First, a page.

The increase in rates over the past two decades has climbed, but the comparison to the bill then versus now is not a clear-cut one.
The capital and operating rates are now combined into a single rate because we changed our capital rate methodology to be the same as our operating rate, which is based on water use. This change means it is not possible to accurately calculate the percentage increase of rates when comparing current rates to those charged prior to 2014 without assistance from JCW staff.
The user charge rate prior to 2014 did not include a capital component as it does today. To accurately compare rates, you have to include the capital portion of JCW’s rates. Prior to 2012, capital costs were recovered by the fixed Equivalent Dwelling Unit (EDU) charge that was billed on the annual real estate tax statements. In 2013, JCW moved the EDU from the tax roll to the user charge bill.
In 2014, JCW completed a multi-year conversion of its billing method to a unified rate model. This was the first year JCW billed a combined rate and the larger than normal increases in the service charge and volume rates were due to adding the capital component to the rates.
There are several reasons for annual rate increases. They include:
Continued investment in preventive maintenance – Unlike many utilities, JCW has a fiscally responsible and proactive asset management, maintenance and repair program that helps keep the cost of operating and maintaining the wastewater system lower by avoiding expensive repairs and clean-up costs resulting from deferred maintenance of sanitary sewer pipes and wastewater treatment equipment. By reinvesting in our aging system, JCW has significantly reduced the occurrences of collapsing pipes and public health issues from back-ups and raw sewage overflows. By investing a little at a time you get more out of the system by improving the durability, life and reliability of the county’s assets, thus lessening the impact to rates.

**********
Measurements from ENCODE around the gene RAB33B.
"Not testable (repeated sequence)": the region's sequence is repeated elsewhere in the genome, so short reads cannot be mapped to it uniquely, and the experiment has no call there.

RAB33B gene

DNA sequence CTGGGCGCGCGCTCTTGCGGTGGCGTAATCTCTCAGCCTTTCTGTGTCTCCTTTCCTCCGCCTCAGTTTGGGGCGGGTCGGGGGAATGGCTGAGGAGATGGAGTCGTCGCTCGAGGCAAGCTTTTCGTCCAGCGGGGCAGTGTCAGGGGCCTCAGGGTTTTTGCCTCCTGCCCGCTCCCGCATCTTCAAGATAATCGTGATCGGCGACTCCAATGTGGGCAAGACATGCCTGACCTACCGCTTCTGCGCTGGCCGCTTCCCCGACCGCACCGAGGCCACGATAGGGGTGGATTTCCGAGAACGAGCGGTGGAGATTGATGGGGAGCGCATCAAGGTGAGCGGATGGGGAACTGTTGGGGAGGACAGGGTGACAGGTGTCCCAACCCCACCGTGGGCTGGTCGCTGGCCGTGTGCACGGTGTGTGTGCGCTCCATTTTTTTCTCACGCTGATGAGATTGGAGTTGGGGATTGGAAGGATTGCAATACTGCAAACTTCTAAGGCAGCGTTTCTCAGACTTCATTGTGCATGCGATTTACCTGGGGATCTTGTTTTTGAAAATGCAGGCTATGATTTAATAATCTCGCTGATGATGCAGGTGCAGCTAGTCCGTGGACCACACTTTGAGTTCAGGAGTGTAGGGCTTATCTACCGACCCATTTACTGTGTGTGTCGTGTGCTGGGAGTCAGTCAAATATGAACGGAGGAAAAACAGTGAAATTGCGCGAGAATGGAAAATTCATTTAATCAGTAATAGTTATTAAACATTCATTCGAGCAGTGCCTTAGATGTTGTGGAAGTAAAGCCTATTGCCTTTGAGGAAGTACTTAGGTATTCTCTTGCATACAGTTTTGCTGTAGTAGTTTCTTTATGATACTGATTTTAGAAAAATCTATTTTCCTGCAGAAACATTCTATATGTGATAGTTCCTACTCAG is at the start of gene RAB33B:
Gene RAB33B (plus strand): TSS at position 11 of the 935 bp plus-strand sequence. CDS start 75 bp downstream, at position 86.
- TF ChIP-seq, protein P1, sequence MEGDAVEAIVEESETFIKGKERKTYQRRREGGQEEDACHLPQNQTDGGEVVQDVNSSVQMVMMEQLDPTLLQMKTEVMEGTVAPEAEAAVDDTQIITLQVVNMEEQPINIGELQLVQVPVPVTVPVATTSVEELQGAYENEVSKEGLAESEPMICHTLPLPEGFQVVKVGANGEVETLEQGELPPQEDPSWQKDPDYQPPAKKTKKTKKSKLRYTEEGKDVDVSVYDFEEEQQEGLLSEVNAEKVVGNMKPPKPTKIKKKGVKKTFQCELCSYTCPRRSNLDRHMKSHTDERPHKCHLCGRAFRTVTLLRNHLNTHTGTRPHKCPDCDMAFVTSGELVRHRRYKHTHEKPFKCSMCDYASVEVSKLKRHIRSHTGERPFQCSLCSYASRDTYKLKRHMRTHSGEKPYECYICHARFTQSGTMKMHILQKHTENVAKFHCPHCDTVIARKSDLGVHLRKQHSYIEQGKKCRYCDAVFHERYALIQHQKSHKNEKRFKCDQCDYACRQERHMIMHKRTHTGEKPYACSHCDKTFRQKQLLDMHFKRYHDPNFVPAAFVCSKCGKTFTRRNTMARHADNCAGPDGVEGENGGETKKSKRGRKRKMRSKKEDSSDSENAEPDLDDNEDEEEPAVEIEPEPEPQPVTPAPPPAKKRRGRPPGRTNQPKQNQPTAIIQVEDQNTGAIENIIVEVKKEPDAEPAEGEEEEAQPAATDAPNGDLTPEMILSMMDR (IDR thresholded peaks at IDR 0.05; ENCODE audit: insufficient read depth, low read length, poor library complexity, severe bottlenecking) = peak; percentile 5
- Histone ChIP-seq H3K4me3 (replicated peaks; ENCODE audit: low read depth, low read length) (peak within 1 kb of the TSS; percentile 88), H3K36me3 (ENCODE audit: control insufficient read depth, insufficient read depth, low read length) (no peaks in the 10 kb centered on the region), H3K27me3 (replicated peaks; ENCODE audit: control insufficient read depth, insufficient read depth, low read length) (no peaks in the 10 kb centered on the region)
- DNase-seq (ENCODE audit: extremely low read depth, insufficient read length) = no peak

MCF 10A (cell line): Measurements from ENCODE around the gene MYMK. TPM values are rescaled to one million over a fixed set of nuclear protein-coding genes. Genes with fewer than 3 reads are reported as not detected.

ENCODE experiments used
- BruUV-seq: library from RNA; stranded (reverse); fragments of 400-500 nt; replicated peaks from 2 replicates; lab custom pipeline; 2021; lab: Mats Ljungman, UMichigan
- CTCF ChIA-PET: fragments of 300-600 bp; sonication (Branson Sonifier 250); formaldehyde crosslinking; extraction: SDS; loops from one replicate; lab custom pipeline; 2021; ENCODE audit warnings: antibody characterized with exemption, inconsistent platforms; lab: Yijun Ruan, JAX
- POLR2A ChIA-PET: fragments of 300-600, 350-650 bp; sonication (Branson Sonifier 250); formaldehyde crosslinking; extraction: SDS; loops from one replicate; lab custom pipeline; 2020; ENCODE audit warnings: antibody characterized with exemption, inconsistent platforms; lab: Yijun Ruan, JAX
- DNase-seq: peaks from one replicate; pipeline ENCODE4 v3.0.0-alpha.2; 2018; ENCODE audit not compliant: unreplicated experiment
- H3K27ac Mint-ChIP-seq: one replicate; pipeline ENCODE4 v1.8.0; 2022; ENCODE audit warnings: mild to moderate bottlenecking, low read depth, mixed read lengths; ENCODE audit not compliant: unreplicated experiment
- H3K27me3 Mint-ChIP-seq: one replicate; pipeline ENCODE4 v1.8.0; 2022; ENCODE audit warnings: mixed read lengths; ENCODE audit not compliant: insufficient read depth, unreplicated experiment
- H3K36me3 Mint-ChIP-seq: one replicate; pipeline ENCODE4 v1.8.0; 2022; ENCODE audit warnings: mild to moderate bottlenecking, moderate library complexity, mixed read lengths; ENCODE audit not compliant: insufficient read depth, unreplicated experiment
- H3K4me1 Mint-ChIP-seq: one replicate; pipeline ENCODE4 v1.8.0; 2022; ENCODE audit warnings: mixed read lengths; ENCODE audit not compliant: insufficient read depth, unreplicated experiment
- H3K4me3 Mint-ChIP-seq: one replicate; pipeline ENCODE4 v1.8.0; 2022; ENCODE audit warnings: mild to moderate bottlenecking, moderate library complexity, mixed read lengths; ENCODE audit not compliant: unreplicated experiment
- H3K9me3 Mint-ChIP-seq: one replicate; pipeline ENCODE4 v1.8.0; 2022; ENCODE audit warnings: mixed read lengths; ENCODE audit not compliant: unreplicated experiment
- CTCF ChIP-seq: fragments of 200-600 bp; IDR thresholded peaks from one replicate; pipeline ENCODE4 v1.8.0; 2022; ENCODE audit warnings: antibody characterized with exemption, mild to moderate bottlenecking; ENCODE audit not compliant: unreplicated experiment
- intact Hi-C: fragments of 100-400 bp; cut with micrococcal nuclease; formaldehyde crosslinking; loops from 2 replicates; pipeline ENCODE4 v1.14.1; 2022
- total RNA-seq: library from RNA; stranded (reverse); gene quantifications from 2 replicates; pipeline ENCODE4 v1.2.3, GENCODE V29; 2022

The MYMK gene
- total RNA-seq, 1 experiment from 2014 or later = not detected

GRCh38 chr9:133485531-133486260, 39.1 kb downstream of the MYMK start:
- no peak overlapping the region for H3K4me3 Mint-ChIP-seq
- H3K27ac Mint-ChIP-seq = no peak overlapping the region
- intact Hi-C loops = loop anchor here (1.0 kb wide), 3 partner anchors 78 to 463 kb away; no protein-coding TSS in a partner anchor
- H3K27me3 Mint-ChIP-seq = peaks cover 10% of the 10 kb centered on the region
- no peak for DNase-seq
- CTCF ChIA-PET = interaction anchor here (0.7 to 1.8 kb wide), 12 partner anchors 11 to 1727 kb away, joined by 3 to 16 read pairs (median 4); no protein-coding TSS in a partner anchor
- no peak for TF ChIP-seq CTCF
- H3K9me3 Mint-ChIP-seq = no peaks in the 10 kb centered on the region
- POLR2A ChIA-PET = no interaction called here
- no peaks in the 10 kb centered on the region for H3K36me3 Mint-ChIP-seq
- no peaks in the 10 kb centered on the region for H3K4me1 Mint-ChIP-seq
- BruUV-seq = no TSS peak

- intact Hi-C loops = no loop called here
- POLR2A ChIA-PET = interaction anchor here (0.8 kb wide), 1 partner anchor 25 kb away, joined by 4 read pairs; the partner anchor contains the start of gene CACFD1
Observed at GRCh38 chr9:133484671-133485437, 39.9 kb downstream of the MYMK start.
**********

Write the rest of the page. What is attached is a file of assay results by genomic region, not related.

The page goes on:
In 2019, JCW’s revenue requirement increased by 7.75 percent, which equates to $2.70 a month for the median household or $5.40 on each bi-monthly bill. The revenue requirement represents the total amount of money JCW must collect from customers to pay all costs. This increase is higher than those in previous years due to several factors as well as the Tomahawk Plant expansion, which will help keep rates lower once the project is completed in 2022. We are investing now to save more over the long term.
Residential charges are determined by multiplying the annual volume of average winter water usage (AWWU) by the rate and adding the customer service charge [(Volume x Rate) + customer service charge = Amount]. This amount will be divided by 12 calendar months, which will give you your monthly charge. Since residential customers are billed bimonthly, your bill has two months' worth of wastewater charges.
The AWWU is your average water usage during winter months based on meter readings. This is the best measure of the volume of drinkable water used at the property during the winter months that reasonably estimates the volume of wastewater discharged to the wastewater treatment facilities of Johnson County Wastewater. By using winter water usage, Johnson County Wastewater can accurately estimate the volume of wastewater discharged into the treatment facilities by each property. Winter water usage is used to avoid charging for heavier summer uses that do not impact the wastewater treatment system like watering your lawn and garden, washing your car, or filling your swimming pool.
A large increase in your average winter water use (AWWU) will impact wastewater charges more than rate increases.
JCW’s rates are among the lowest in the metro and have been consistently so for many years because we have pro-actively reinvested in our system with activities such as repair, replacement and preventative maintenance. Our collection system is a huge investment worth $1.7 billion. See how JCW compares to other wastewater utilities. (Rate comparison chart for 2018.)